Quality Counts

Building Character: 91st Annual Central Texas Youth Fair brings quality livestock to the show ring along with a vast array of ag-related projects to be judged in Clifton

CLIFTON – The Central Texas Youth Fair in Clifton always offers a well-rounded county fair, with a wide range of events for county Future Farmers of America and 4-H students to compete in. There might not be a whole lot of entries, but the quality is high, making it a competitive, worthwhile show for the local youth. And all the show judges complimented the participants on the high quality of their animals, their showmanship and the CTYF board and volunteers for putting on a good show.

It was hot, dang hot. And for the 120 participants in the 91st Annual Central Texas Youth Fair June 7-11, it meant they would have to work that little bit harder to show off their prized livestock, Home Economics, Cakes, Crops and Ag Mechanics projects, and to keep their animals as comfortable as possible with lots of water baths. Because if anything, participating in county fairs builds character through dedication, hard work, preparation, and learning to deal with set backs and losses as well as wins. Perseverance and patience came into play when some livestock projects really did not want to be in that show ring, and made their handlers work hard at keeping them in check.

All the hard work prior to the show, often with the aid of the whole family, was about to pay off. And the youth did an incredible job of presenting their projects in an out of the ring. The spectators could see the triumph on the faces of the class champs and the disappointment for those just missing out on a special accolade. The judges in the arenas explained though, that it is their personal preference they pick, and that another judge on another day in another show might choose differently.

At a smaller county show like the CTYF, judges have the time to explain to exhibitors the plusses and the minuses of their livestock or project. This show offers the youth and their animals ring experience in a smaller more informal setting, allowing them to get ready for bigger stock shows.

As important as any ribbon for a quality animal, is the Showmanship Award. It judges the participant on presence in the ring, knowing how to showcase their animal to its best qualities, knowing how to control it in the stressful ring environment with other animals, and keeping eye contact with the judge. Having the record book in order, to the very last detail – gives another chance to win. This year Autumn Lane had an exceptional perfect score for her goat record book.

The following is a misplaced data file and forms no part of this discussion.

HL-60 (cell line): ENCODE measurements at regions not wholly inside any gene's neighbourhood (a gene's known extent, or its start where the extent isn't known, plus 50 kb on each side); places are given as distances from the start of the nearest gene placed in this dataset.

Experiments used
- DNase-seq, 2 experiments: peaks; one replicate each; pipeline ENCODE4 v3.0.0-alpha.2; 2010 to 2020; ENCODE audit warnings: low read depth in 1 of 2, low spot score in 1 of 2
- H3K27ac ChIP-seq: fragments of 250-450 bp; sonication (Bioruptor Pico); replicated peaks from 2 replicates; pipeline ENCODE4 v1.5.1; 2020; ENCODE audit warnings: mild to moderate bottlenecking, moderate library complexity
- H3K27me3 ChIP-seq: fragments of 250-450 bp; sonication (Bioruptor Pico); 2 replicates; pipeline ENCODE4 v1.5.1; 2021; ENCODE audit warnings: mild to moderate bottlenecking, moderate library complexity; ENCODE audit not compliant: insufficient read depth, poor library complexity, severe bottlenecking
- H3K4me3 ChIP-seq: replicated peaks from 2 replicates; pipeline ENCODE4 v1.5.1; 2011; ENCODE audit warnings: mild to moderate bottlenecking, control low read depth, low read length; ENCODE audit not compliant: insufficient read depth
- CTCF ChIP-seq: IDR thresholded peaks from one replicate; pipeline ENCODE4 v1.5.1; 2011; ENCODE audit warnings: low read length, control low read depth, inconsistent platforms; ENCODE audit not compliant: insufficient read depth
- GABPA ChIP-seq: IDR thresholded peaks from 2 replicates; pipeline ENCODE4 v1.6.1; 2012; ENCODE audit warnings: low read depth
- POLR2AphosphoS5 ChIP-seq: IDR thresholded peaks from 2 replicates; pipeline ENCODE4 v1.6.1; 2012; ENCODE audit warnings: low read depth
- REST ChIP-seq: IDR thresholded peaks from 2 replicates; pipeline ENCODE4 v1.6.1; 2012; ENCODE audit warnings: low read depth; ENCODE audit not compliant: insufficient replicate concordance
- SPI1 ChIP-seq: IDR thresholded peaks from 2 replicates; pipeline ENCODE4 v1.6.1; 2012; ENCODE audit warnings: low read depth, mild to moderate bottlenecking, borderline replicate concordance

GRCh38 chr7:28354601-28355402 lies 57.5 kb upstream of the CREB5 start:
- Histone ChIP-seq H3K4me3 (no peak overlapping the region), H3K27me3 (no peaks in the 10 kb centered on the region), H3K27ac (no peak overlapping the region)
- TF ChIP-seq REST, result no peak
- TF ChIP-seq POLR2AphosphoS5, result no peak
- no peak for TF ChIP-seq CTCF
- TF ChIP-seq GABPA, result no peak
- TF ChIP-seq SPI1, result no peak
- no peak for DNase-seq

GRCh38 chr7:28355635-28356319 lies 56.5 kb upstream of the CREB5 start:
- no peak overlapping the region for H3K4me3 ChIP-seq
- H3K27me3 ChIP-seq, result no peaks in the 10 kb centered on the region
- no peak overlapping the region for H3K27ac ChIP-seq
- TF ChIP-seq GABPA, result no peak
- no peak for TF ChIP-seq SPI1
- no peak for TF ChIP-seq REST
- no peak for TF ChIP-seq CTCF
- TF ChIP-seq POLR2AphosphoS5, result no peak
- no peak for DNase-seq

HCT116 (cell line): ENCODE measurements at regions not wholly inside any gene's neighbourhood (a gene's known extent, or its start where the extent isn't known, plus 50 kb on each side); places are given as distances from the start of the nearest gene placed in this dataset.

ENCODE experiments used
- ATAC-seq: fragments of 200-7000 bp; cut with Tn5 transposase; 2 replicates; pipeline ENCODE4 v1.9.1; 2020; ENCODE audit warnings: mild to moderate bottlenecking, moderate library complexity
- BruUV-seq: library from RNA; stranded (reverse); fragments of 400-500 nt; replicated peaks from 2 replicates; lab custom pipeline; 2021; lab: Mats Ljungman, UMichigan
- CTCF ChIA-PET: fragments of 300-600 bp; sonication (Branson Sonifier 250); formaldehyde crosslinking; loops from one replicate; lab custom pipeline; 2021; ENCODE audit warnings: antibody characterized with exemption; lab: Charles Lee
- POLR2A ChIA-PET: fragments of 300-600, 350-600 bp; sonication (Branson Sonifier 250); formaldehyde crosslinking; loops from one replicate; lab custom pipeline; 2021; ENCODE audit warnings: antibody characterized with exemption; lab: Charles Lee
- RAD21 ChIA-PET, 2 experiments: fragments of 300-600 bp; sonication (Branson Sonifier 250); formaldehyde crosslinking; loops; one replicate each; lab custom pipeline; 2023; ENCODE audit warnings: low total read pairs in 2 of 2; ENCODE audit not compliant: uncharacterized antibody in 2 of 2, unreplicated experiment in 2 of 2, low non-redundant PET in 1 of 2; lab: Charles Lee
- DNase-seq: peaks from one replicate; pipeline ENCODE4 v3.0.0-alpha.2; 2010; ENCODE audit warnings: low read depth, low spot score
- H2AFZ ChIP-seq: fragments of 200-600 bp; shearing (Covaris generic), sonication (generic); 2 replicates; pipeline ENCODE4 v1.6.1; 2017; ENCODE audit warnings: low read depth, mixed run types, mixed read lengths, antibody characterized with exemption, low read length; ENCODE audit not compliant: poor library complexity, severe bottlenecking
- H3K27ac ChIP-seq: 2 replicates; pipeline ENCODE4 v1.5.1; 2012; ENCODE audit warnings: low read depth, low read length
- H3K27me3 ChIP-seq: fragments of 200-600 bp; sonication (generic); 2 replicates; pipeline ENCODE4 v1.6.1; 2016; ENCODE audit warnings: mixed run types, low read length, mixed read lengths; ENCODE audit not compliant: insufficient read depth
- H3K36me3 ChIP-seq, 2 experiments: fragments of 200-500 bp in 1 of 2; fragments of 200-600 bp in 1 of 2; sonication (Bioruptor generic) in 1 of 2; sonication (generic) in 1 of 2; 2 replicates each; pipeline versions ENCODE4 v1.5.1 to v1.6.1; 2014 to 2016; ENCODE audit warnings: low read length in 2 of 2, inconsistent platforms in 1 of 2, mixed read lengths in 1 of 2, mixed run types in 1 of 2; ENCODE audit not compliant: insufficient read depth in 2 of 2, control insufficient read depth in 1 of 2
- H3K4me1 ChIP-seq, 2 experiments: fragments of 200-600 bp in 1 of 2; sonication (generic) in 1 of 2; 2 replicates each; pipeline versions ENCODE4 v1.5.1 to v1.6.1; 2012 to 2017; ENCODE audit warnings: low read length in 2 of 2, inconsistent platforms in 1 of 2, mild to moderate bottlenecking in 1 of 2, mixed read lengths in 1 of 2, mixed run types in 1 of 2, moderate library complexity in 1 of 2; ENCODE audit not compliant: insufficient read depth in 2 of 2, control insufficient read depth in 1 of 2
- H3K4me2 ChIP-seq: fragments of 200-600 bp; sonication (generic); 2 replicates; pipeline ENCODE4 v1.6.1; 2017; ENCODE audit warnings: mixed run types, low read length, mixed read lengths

The county fair always starts off with the judging of cakes and the Record Quiz Class Contest on the Tuesday, followed by Commercial Heifer judging on Wednesday. Thursday and Fridays are the busiest days in the show rings with youth showing market ready broilers, rabbits, swine, lambs, goats and steers. Thursday also saw the jackpot – or prospect – shows. In the livestock, the swine and lamb shows saw the most participants. Prior to the fair, the animals need to be validated. This year, there were 19 pens of rabbits, 11 pens of broilers, 53 pigs, 26 goats, 28 sheep, 21 steers and 4 pens of commercial heifers.

The numbers were down from last year, especially on the jackpot shows for steers, breeding heifers, goats and lambs. Many of the livestock showers also entered the popular cake show with 46 contestants. Whereas the livestock arenas draw the most visitors to the fair, few realize that the open Home Economics show – which includes sewing, textiles, art, photography, crafts, canned goods, homegrown vegetables, horticulture, pallet projects and baked goods – with its 577 registered entries draws the most interest from youth and adults alike.

For Valley Mills FFA member Mallory Burton, the swine show was the start of a very busy and successful fair. She was showing pigs, lambs, and goats at the top level, earning her the Title High Point Individual. She won overall Grand and Reserve Champion in the lamb arena. In the swine ring, she often ended up in the last three together with Valley Mills’ Cash Swearingen and Iredell’s Kasen Wilson. Judge Ron Snyder was especially complimentary about her showmanship, saying he could watch her show “all day, any day.”

Working hard with seven swine in competition, Burton won Senior Showmanship in the hog ring, after winning the Grand Champion in the heavy class, and Overall Reserve. She also won the light weight division Reserve Champion. Kasen had three swine in the ring and went on to win the medium weight Grand Champion and the Overall Grand Champion and Senior Record book. After showing 11 hogs, Cash took light weight Grand Champion, and Division Reserve in the heavy and medium weight classes.

In the market shows, all judges liked to see good structure, a lot of muscle – which translates to product -- but combined with some athleticism – which means heavier is not always better. They use terms like “more meat and potatoes,” “true and square,” “well-rounded, good structure,” “powerful,” ‘with Wow-factor,” “good fresh look,” “well-conditioned,” ”packing the heat,” “got the bulk,” “market-ready all the way,” “smooth and show-ready,” “chock full of red meat,” “biggest and boldest” to explain what they saw. When it came down to choosing between the champion and the reserve champion overall in the goats, Judge JD Pruitt asked himself “which one would I want my daughter to be showing?” His choice went to Meridian FFA’s Alex Rodriguez, with Meridian FFA’s Elise Garza in Reserve.